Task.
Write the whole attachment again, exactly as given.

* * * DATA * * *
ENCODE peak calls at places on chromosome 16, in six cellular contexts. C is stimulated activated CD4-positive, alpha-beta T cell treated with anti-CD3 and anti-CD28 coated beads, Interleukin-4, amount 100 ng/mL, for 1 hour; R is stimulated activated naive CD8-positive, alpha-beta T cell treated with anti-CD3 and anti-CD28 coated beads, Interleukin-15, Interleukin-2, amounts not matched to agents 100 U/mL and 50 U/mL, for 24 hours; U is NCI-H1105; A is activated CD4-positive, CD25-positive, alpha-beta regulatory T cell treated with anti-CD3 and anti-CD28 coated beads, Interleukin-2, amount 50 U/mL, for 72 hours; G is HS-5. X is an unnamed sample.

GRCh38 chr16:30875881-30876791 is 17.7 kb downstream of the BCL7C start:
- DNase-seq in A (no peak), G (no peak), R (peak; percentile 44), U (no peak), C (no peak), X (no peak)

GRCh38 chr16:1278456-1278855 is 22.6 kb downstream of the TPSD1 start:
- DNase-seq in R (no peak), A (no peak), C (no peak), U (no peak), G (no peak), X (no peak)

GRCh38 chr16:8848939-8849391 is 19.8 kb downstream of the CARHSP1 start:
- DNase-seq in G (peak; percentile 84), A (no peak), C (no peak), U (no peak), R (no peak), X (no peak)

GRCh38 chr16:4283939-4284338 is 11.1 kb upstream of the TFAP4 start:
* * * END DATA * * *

ENCODE peak calls at places on chromosome 16, in six cellular contexts. C is stimulated activated CD4-positive, alpha-beta T cell treated with anti-CD3 and anti-CD28 coated beads, Interleukin-4, amount 100 ng/mL, for 1 hour; R is stimulated activated naive CD8-positive, alpha-beta T cell treated with anti-CD3 and anti-CD28 coated beads, Interleukin-15, Interleukin-2, amounts not matched to agents 100 U/mL and 50 U/mL, for 24 hours; U is NCI-H1105; A is activated CD4-positive, CD25-positive, alpha-beta regulatory T cell treated with anti-CD3 and anti-CD28 coated beads, Interleukin-2, amount 50 U/mL, for 72 hours; G is HS-5. X is an unnamed sample.

GRCh38 chr16:30875881-30876791 is 17.7 kb downstream of the BCL7C start:
- DNase-seq in A (no peak), G (no peak), R (peak; percentile 44), U (no peak), C (no peak), X (no peak)

GRCh38 chr16:1278456-1278855 is 22.6 kb downstream of the TPSD1 start:
- DNase-seq in R (no peak), A (no peak), C (no peak), U (no peak), G (no peak), X (no peak)

GRCh38 chr16:8848939-8849391 is 19.8 kb downstream of the CARHSP1 start:
- DNase-seq in G (peak; percentile 84), A (no peak), C (no peak), U (no peak), R (no peak), X (no peak)

GRCh38 chr16:4283939-4284338 is 11.1 kb upstream of the TFAP4 start: